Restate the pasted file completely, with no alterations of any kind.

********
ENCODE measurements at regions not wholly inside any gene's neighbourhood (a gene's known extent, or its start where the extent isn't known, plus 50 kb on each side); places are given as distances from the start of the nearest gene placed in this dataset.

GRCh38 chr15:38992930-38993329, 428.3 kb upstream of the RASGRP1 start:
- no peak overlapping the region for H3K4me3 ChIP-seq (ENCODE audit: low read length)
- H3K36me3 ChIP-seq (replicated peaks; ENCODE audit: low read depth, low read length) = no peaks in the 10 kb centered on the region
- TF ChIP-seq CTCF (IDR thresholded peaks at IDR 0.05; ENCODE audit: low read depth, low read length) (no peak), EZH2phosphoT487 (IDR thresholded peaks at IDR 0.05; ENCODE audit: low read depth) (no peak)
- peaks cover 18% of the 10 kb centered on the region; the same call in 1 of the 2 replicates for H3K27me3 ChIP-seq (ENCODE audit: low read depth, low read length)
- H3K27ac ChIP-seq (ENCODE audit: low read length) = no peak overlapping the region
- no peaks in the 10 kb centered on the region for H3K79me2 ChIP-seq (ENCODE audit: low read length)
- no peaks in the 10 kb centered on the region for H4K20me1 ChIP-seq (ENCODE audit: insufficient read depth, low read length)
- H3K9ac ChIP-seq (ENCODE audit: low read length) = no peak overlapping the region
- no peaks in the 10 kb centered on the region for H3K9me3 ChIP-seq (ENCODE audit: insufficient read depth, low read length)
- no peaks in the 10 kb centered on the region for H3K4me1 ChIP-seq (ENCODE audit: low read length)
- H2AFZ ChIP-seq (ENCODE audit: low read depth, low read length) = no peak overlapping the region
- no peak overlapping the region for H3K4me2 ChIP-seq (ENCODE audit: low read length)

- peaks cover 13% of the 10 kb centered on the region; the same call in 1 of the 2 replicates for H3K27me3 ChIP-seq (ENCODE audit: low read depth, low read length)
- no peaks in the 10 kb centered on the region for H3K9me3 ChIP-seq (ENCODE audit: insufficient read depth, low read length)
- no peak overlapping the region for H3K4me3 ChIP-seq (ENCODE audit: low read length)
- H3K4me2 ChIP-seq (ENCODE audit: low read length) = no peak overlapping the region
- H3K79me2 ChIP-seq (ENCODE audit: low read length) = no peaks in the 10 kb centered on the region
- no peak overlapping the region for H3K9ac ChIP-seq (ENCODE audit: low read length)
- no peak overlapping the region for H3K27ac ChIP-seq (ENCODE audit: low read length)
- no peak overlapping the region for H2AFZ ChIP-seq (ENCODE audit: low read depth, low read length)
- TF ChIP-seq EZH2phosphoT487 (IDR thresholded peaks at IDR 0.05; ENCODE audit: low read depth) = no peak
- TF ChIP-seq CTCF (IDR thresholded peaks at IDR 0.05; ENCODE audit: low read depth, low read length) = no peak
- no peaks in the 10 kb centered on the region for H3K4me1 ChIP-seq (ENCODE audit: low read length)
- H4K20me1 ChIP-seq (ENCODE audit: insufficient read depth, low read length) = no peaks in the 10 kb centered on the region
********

ENCODE measurements at regions not wholly inside any gene's neighbourhood (a gene's known extent, or its start where the extent isn't known, plus 50 kb on each side); places are given as distances from the start of the nearest gene placed in this dataset.

GRCh38 chr15:38992930-38993329, 428.3 kb upstream of the RASGRP1 start:
- no peak overlapping the region for H3K4me3 ChIP-seq (ENCODE audit: low read length)
- H3K36me3 ChIP-seq (replicated peaks; ENCODE audit: low read depth, low read length) = no peaks in the 10 kb centered on the region
- TF ChIP-seq CTCF (IDR thresholded peaks at IDR 0.05; ENCODE audit: low read depth, low read length) (no peak), EZH2phosphoT487 (IDR thresholded peaks at IDR 0.05; ENCODE audit: low read depth) (no peak)
- peaks cover 18% of the 10 kb centered on the region; the same call in 1 of the 2 replicates for H3K27me3 ChIP-seq (ENCODE audit: low read depth, low read length)
- H3K27ac ChIP-seq (ENCODE audit: low read length) = no peak overlapping the region
- no peaks in the 10 kb centered on the region for H3K79me2 ChIP-seq (ENCODE audit: low read length)
- no peaks in the 10 kb centered on the region for H4K20me1 ChIP-seq (ENCODE audit: insufficient read depth, low read length)
- H3K9ac ChIP-seq (ENCODE audit: low read length) = no peak overlapping the region
- no peaks in the 10 kb centered on the region for H3K9me3 ChIP-seq (ENCODE audit: insufficient read depth, low read length)
- no peaks in the 10 kb centered on the region for H3K4me1 ChIP-seq (ENCODE audit: low read length)
- H2AFZ ChIP-seq (ENCODE audit: low read depth, low read length) = no peak overlapping the region
- no peak overlapping the region for H3K4me2 ChIP-seq (ENCODE audit: low read length)

- peaks cover 13% of the 10 kb centered on the region; the same call in 1 of the 2 replicates for H3K27me3 ChIP-seq (ENCODE audit: low read depth, low read length)
- no peaks in the 10 kb centered on the region for H3K9me3 ChIP-seq (ENCODE audit: insufficient read depth, low read length)
- no peak overlapping the region for H3K4me3 ChIP-seq (ENCODE audit: low read length)
- H3K4me2 ChIP-seq (ENCODE audit: low read length) = no peak overlapping the region
- H3K79me2 ChIP-seq (ENCODE audit: low read length) = no peaks in the 10 kb centered on the region
- no peak overlapping the region for H3K9ac ChIP-seq (ENCODE audit: low read length)
- no peak overlapping the region for H3K27ac ChIP-seq (ENCODE audit: low read length)
- no peak overlapping the region for H2AFZ ChIP-seq (ENCODE audit: low read depth, low read length)
- TF ChIP-seq EZH2phosphoT487 (IDR thresholded peaks at IDR 0.05; ENCODE audit: low read depth) = no peak
- TF ChIP-seq CTCF (IDR thresholded peaks at IDR 0.05; ENCODE audit: low read depth, low read length) = no peak
- no peaks in the 10 kb centered on the region for H3K4me1 ChIP-seq (ENCODE audit: low read length)
- H4K20me1 ChIP-seq (ENCODE audit: insufficient read depth, low read length) = no peaks in the 10 kb centered on the region